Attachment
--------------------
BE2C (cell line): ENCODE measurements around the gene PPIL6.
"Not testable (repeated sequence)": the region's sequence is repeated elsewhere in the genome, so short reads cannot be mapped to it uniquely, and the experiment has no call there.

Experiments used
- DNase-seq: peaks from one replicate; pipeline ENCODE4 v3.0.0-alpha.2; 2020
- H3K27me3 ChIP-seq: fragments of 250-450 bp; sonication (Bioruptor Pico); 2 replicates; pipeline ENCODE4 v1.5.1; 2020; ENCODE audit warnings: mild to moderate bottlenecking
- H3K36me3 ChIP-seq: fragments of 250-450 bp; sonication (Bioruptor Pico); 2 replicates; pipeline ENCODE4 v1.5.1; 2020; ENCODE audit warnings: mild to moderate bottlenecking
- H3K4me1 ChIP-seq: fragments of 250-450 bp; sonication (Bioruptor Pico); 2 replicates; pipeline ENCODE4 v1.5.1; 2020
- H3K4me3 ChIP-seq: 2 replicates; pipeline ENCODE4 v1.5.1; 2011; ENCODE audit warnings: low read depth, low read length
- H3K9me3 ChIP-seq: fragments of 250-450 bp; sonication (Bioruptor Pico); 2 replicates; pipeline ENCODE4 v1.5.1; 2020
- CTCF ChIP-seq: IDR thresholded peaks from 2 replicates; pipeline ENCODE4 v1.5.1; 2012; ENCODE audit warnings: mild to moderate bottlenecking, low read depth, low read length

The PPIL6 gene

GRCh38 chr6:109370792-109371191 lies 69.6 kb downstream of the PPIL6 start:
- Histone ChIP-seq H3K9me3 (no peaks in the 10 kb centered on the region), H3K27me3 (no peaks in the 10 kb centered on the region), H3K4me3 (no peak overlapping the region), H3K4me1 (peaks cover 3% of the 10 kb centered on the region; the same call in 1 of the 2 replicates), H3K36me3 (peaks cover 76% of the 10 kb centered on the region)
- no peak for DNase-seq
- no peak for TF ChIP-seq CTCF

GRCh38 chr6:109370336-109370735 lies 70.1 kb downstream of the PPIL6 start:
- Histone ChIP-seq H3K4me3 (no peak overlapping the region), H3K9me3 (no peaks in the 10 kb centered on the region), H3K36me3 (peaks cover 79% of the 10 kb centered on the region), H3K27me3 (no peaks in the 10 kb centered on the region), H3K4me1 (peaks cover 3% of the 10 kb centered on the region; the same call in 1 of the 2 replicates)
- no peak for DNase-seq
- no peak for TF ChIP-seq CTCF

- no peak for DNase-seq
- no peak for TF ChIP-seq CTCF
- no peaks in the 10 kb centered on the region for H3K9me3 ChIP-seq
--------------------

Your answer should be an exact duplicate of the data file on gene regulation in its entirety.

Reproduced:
BE2C (cell line): ENCODE measurements around the gene PPIL6.
"Not testable (repeated sequence)": the region's sequence is repeated elsewhere in the genome, so short reads cannot be mapped to it uniquely, and the experiment has no call there.

Experiments used
- DNase-seq: peaks from one replicate; pipeline ENCODE4 v3.0.0-alpha.2; 2020
- H3K27me3 ChIP-seq: fragments of 250-450 bp; sonication (Bioruptor Pico); 2 replicates; pipeline ENCODE4 v1.5.1; 2020; ENCODE audit warnings: mild to moderate bottlenecking
- H3K36me3 ChIP-seq: fragments of 250-450 bp; sonication (Bioruptor Pico); 2 replicates; pipeline ENCODE4 v1.5.1; 2020; ENCODE audit warnings: mild to moderate bottlenecking
- H3K4me1 ChIP-seq: fragments of 250-450 bp; sonication (Bioruptor Pico); 2 replicates; pipeline ENCODE4 v1.5.1; 2020
- H3K4me3 ChIP-seq: 2 replicates; pipeline ENCODE4 v1.5.1; 2011; ENCODE audit warnings: low read depth, low read length
- H3K9me3 ChIP-seq: fragments of 250-450 bp; sonication (Bioruptor Pico); 2 replicates; pipeline ENCODE4 v1.5.1; 2020
- CTCF ChIP-seq: IDR thresholded peaks from 2 replicates; pipeline ENCODE4 v1.5.1; 2012; ENCODE audit warnings: mild to moderate bottlenecking, low read depth, low read length

The PPIL6 gene

GRCh38 chr6:109370792-109371191 lies 69.6 kb downstream of the PPIL6 start:
- Histone ChIP-seq H3K9me3 (no peaks in the 10 kb centered on the region), H3K27me3 (no peaks in the 10 kb centered on the region), H3K4me3 (no peak overlapping the region), H3K4me1 (peaks cover 3% of the 10 kb centered on the region; the same call in 1 of the 2 replicates), H3K36me3 (peaks cover 76% of the 10 kb centered on the region)
- no peak for DNase-seq
- no peak for TF ChIP-seq CTCF

GRCh38 chr6:109370336-109370735 lies 70.1 kb downstream of the PPIL6 start:
- Histone ChIP-seq H3K4me3 (no peak overlapping the region), H3K9me3 (no peaks in the 10 kb centered on the region), H3K36me3 (peaks cover 79% of the 10 kb centered on the region), H3K27me3 (no peaks in the 10 kb centered on the region), H3K4me1 (peaks cover 3% of the 10 kb centered on the region; the same call in 1 of the 2 replicates)
- no peak for DNase-seq
- no peak for TF ChIP-seq CTCF

- no peak for DNase-seq
- no peak for TF ChIP-seq CTCF
- no peaks in the 10 kb centered on the region for H3K9me3 ChIP-seq